While these conversations satisfied my short-term need to share my life with her, they slowed my process of moving on. Had I fully accepted my decision to break off the relationship, I would have much more quickly learned to live life without needing to share it with her.
The hardest moments are unpredictable
My ex-girlfriend is the only person who understood the complexity of my relationship with my mom. They met in an institution where my mom was recovering from a psychotic break.
When my mom committed suicide, I needed my ex’s support. The problem is that she had another partner at this point. So while she gave what she could to help me face my painful reality, she couldn’t be the person who held me while I cried or who helped me through the darkness of the months after my mom’s funeral.
Family can create unique challenges
My family knew and liked my partner. While this dynamic was great when we were in the relationship, once it was over, it made the process of moving on more difficult.
When I would call my family, they would inevitably ask me how my ex-girlfriend was doing as if nothing had changed. I would politely answer, but it took two years before the questions stopped.
Weirdly, my family’s non-acceptance of the end of the relationship slowed my process of moving on.
The tendency to compare is dangerous
After experiencing a healthy and loving relationship of multiple years, I unfairly compared new potential partners to my ex-girlfriend. No matter how amazing a person was, I always thought about how the new relationship didn’t have nearly as much depth as my former relationship.
The reality is that depth and familiarity with a new person take time. So by constantly comparing, I created an unnecessary obstacle towards developing connections with other people.
Fully cut ties, or you’ll struggle to move on
Because my ex-girlfriend was my best friend, I naturally wanted to continue speaking with her. I wanted to share the highs and lows of life. I believed that we could still be friends even though our romantic interactions had ended.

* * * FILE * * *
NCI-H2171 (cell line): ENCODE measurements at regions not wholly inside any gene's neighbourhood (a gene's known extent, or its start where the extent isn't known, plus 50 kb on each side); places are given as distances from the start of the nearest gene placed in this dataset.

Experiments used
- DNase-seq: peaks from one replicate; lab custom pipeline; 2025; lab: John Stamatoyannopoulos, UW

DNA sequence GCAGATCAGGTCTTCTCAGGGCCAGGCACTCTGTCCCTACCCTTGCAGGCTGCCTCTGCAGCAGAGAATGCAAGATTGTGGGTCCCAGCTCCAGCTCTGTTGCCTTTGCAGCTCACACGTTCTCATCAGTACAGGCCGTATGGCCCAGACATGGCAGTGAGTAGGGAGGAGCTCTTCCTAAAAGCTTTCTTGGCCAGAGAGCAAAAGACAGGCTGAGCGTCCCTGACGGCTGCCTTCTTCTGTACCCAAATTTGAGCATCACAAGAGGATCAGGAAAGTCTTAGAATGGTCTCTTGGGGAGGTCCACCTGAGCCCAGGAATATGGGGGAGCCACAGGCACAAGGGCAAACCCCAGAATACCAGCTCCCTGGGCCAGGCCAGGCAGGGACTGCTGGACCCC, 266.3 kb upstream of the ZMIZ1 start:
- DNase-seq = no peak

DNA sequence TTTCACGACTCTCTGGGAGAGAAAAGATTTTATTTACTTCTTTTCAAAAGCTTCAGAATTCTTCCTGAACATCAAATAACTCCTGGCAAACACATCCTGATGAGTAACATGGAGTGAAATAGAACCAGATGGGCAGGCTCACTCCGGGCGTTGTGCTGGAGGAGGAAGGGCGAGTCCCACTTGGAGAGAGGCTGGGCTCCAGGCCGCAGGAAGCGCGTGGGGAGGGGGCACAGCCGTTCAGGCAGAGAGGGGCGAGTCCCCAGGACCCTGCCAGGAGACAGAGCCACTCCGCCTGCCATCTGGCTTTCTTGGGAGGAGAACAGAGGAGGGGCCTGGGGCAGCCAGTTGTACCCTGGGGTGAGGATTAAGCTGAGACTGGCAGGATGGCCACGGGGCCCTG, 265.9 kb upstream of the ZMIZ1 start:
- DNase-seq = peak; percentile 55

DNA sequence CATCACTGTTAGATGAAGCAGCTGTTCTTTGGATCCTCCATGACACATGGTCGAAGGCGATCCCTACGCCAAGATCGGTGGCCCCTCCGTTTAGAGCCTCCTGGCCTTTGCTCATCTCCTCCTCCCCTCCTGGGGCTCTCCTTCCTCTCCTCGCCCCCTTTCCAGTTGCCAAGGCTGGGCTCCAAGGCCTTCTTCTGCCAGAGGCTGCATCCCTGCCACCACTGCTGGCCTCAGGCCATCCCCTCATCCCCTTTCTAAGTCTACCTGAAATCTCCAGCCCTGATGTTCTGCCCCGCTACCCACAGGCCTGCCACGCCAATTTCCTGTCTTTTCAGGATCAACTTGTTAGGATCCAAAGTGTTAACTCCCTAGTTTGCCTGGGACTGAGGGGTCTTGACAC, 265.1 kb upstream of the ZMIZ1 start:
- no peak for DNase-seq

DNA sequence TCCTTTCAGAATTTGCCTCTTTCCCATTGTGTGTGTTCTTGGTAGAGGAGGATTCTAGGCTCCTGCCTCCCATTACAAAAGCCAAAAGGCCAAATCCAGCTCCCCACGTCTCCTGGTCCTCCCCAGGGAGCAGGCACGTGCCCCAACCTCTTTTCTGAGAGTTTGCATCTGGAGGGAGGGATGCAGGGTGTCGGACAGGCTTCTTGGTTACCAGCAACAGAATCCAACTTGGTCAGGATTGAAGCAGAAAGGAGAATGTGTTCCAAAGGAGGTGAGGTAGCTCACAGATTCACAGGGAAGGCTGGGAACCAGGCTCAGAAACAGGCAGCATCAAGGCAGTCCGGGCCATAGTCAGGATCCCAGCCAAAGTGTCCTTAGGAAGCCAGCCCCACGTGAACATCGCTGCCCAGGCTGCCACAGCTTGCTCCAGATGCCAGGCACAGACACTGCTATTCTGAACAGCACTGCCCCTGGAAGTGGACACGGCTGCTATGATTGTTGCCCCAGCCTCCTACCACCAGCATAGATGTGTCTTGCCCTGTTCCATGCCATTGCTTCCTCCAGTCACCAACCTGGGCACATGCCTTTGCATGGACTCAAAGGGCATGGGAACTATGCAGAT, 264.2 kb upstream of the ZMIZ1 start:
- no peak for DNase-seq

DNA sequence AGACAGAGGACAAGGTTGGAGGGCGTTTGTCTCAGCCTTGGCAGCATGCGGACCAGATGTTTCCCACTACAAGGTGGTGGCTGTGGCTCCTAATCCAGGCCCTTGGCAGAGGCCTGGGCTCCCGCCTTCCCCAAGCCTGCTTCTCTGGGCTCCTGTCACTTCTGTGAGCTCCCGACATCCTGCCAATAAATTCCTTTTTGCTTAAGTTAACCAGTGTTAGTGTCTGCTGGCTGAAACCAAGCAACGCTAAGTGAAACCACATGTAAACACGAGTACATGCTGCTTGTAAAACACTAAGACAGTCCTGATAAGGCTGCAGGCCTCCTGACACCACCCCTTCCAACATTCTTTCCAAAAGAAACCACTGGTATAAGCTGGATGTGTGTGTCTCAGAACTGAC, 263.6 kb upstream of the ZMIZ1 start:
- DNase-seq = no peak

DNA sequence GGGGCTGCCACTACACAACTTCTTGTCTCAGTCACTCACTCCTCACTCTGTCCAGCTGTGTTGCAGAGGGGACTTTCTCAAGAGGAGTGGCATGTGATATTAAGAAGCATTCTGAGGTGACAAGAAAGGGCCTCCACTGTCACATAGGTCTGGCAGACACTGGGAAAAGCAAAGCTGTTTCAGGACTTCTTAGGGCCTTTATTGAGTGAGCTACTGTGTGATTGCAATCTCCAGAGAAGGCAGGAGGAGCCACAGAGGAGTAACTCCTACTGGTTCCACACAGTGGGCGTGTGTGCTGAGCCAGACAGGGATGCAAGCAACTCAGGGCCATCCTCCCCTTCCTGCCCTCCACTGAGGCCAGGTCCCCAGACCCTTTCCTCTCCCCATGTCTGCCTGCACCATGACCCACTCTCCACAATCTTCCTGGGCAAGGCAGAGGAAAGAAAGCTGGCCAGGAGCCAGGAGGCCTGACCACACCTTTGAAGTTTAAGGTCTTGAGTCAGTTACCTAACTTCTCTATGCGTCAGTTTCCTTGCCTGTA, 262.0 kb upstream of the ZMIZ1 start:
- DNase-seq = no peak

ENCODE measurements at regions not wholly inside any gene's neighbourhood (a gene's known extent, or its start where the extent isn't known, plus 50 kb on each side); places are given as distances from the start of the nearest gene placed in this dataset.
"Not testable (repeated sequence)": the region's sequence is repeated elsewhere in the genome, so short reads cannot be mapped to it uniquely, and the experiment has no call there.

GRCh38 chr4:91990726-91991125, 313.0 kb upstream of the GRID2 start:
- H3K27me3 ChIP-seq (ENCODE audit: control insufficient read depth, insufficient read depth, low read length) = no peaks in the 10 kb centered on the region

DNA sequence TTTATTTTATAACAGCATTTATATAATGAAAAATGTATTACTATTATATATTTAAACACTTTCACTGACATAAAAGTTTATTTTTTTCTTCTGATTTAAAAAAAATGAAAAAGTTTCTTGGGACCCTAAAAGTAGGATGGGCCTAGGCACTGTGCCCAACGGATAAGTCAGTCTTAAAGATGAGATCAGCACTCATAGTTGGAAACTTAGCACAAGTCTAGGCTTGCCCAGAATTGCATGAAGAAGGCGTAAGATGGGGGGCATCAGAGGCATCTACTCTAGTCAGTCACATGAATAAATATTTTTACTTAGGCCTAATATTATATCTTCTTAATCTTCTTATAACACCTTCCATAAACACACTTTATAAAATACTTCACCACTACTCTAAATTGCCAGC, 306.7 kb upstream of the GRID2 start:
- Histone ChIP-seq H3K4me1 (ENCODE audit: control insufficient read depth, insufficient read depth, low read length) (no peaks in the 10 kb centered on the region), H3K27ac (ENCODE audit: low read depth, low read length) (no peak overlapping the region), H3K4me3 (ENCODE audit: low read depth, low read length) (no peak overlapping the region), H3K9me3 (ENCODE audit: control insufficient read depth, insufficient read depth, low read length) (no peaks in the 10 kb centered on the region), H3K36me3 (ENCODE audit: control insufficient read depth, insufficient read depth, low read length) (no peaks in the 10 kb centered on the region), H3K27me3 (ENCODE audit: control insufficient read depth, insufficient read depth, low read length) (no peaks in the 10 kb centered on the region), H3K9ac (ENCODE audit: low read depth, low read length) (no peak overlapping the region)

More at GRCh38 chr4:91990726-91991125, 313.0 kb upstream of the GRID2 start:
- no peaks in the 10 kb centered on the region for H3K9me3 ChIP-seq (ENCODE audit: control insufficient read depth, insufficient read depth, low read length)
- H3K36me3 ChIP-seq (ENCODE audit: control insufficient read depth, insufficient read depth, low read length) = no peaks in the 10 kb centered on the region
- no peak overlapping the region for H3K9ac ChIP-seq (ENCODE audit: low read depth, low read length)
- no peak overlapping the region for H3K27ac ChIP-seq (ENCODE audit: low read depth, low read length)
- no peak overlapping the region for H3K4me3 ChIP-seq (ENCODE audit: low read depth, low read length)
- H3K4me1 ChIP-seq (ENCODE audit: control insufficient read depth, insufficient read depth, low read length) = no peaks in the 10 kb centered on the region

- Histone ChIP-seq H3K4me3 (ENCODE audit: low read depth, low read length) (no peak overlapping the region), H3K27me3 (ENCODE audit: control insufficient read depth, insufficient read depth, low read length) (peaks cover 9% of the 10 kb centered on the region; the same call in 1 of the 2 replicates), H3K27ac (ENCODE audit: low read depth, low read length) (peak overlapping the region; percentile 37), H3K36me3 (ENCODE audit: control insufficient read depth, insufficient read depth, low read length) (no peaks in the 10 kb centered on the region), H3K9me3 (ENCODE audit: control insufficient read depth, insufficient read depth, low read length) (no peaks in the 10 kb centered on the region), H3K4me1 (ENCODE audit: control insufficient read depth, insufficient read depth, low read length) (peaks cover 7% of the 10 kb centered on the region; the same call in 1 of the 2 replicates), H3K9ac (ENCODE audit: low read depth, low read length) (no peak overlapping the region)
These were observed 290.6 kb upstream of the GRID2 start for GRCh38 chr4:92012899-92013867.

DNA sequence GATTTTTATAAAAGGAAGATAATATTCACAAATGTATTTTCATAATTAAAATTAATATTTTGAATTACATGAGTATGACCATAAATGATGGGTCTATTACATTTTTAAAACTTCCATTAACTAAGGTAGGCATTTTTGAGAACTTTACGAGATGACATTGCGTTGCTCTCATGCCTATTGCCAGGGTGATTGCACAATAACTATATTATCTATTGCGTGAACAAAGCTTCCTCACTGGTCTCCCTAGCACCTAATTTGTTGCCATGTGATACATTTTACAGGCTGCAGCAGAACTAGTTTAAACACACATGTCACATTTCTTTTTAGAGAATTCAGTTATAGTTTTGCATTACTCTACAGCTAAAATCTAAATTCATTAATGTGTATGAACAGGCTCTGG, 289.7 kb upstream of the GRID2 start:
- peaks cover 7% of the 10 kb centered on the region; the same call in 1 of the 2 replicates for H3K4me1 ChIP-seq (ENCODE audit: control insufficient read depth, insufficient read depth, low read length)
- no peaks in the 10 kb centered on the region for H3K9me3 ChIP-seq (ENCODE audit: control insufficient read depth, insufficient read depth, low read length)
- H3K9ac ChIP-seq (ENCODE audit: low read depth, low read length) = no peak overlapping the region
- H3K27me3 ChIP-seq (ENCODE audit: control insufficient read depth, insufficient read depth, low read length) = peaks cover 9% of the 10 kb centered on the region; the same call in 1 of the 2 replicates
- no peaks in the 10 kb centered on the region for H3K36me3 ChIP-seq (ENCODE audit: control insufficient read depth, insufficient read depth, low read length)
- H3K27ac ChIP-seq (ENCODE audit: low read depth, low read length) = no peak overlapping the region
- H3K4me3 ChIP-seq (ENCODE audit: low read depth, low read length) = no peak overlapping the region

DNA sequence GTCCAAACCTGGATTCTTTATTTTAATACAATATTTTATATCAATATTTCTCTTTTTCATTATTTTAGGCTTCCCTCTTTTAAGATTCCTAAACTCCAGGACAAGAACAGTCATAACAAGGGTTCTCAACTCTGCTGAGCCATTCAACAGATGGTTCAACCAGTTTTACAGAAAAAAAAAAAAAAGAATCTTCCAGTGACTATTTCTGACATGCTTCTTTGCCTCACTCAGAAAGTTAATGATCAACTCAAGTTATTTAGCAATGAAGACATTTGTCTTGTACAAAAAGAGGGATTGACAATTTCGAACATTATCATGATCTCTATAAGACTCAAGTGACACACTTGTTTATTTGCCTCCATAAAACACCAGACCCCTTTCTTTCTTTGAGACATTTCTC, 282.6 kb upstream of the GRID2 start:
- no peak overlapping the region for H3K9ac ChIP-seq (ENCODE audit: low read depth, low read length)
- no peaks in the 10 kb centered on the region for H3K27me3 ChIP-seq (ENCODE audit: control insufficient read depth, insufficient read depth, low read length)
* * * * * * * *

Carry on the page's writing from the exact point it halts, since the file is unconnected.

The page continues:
While I now believe in the long run that you can maintain a healthy friendship with your ex, in the short term, it would have been better to cut off ties until we were both ready. When you keep a connection in the first few months or perhaps even the first year, inevitably, one or both of you will be drawn back in ways that make it more difficult to move on.
“The only thing more unthinkable than leaving was staying; the only thing more impossible than staying was leaving. I didn’t want to destroy anything or anybody. I just wanted to slip quietly out the back door, without causing any fuss or consequences, and then not stop running until I reached Greenland.” – Elizabeth Gilbert in Eat, Pray, Love
There’s no easy to way to fall out of love. It’s emotional. It’s painful. It’s complicated.
Regardless of why things don’t work – timing, life events, different growth trajectories – it’s important to remain grateful that you had the opportunity to love.
The movies want us to believe that love with one person is an infinite and unbreakable journey of bliss. It’s not. But whether you love for a night, a year, a decade, or a lifetime, it’s pretty damn cool that you can feel that way in the first place.